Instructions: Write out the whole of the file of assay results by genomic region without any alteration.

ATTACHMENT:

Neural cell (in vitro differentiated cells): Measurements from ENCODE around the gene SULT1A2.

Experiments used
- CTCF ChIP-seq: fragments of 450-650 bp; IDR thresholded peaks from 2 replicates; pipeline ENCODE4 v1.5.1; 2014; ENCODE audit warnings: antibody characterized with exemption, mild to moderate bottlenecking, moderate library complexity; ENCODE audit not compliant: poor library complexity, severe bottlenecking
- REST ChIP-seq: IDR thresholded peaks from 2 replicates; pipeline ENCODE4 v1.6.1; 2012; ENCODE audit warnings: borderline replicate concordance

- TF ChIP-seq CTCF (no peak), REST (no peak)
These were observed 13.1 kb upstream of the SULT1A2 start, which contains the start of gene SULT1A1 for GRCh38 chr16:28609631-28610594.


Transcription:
Neural cell (in vitro differentiated cells): Measurements from ENCODE around the gene SULT1A2.

Experiments used
- CTCF ChIP-seq: fragments of 450-650 bp; IDR thresholded peaks from 2 replicates; pipeline ENCODE4 v1.5.1; 2014; ENCODE audit warnings: antibody characterized with exemption, mild to moderate bottlenecking, moderate library complexity; ENCODE audit not compliant: poor library complexity, severe bottlenecking
- REST ChIP-seq: IDR thresholded peaks from 2 replicates; pipeline ENCODE4 v1.6.1; 2012; ENCODE audit warnings: borderline replicate concordance

- TF ChIP-seq CTCF (no peak), REST (no peak)
These were observed 13.1 kb upstream of the SULT1A2 start, which contains the start of gene SULT1A1 for GRCh38 chr16:28609631-28610594.